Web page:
Photographer Scott Lowden is compulsive about capturing the moment. He carries his camera everywhere just in case he spots something that might spark a new photo adventure. Lowden is an award-winning advertising photographer based in the Atlanta metro area with over 20 years of experience. He spent the first part of his career specializing in still life photography and directing for TV and creating some festival-worthy short films. He has produced work for such clients and brands as Bose, Kodak, Coca-Cola, Delta and AFLAC. For the past 10 years Lowden has been concentrating on lifestyle photography with a touch of the personal.
Sometimes on holidays and even some random weekends, Lowden drives Route 309 to Hazleton, Pennsylvania to visit family. While taking in the passing scenery on these trips, he has noticed out of the corner of his eye, when the sun gets low and bright, a rather desolate looking building. With each trip, Lowden would look for the building and finally decided to do some scouting shots. The overgrowth in the building and its complete abandonment lent themselves to an idea for a personal project. He had a story forming that could make use of the location and the talent he had available.
“Anytime I intentionally put myself into a situation where I have to invent on my feet, it is like exercise for creativity,” says Lowden. Often on ad shoots everything is mapped out and planned, so when he gets to shoot projects for himself he has the freedom to let his imagination roam. Lowden loves to bring concepts to life and go moment to moment without any set script. He sees this kind of shooting as a great exercise for creativity. He gets to use classic themes from literature and film and works with limited resources, no crew and very little gear—maybe one reflector and one strobe.
The abandoned machine-shop warehouse seemed like an ideal place to leave a group of kids as if they were on a deserted island, left to explore, run wild and play make believe with whatever objects they found. Lowden created his light version of Lord of the Flies.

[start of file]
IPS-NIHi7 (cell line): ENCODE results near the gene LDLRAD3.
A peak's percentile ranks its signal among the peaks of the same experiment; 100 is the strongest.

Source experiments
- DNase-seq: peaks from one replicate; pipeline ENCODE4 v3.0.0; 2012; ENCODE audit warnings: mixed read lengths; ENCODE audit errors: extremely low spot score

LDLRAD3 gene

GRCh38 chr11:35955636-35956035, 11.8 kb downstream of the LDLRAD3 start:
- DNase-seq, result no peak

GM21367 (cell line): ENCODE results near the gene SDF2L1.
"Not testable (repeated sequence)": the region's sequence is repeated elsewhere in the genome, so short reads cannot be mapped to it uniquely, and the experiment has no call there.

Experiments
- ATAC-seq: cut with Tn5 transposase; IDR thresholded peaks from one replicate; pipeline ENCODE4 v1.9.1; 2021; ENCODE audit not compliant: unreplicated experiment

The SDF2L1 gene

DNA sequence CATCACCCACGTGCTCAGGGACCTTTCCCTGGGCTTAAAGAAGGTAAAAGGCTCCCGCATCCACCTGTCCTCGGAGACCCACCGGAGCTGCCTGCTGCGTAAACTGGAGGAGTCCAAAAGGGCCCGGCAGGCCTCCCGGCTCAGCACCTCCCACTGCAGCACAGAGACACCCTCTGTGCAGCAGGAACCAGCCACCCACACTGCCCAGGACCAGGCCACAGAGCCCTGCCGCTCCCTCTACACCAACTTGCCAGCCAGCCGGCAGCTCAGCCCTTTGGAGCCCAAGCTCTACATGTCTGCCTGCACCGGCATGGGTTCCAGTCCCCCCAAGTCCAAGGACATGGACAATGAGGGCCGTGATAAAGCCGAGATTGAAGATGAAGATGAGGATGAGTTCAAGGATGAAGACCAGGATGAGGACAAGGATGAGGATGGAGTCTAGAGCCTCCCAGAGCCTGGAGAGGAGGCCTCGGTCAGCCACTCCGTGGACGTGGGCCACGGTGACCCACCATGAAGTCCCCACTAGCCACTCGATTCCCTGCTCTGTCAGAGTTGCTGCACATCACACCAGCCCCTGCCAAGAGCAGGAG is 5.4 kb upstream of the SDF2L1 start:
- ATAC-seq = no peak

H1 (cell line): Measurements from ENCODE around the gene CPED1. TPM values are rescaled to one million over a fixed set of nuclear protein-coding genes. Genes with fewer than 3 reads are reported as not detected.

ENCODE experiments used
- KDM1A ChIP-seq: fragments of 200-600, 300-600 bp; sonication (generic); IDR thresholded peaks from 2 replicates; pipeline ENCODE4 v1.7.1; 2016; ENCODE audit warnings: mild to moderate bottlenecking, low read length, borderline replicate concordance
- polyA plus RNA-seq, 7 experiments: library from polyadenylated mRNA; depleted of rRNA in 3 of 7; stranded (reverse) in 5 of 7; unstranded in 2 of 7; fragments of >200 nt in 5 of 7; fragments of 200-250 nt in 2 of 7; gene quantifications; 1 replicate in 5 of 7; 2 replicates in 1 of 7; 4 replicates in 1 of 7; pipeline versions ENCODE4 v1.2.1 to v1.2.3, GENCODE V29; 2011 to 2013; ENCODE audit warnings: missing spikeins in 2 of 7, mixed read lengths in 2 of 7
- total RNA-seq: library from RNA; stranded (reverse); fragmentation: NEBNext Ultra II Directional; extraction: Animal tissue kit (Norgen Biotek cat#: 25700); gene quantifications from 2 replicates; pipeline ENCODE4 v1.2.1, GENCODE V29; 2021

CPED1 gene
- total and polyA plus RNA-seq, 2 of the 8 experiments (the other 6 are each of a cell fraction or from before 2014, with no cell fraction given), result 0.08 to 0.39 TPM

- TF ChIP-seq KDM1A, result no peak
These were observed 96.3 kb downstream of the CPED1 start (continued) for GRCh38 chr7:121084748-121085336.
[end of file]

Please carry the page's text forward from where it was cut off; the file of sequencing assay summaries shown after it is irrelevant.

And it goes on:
He got permission to photograph on the property and for talent, he was able to get his own nieces and nephew to participate. He convinced their parents to just let the kids follow him like a modern day pied piper and they would be fine. He borrowed clothes from Blu Pony Vintage, a children’s clothing store specializing in vintage-looking clothes and accessories that have a kind of Old English prep-school look. He then pulled a few key props from a nearby Salvation Army and a dollar store, and his light Lord of the Flies was born and ready to be shot.
Lowden photographed the children wandering their private island, playing at tug of war, checking out old pieces of machinery, and his tough little “Jack” took charge by marching over tables littered with old papers and charts. In a somewhat tetanus-ridden environment, we see kids having fun in a natural way —something we rarely see these days with so much over protection.
Lowden plans to use his shots for a direct mailing promotional piece and for his website. “Even though it doesn't really fit within the lifestyle/advertising context, I think at times marketing's main job can be just to get attention and stop an AD/AB long enough to notice my name or drive them to my site, not necessarily to fit exactly within my core brand as a photographer,” explains Lowden.
If you are not familiar and have never read the classic William Golding novel, Lowden's fine art project is a great invitation to learn about the original and very much darker version. I happen to have a copy right now that I have started re-reading. See more of Scott Lowden’s work and read his blog on his latest adventures.
© Scott Lowden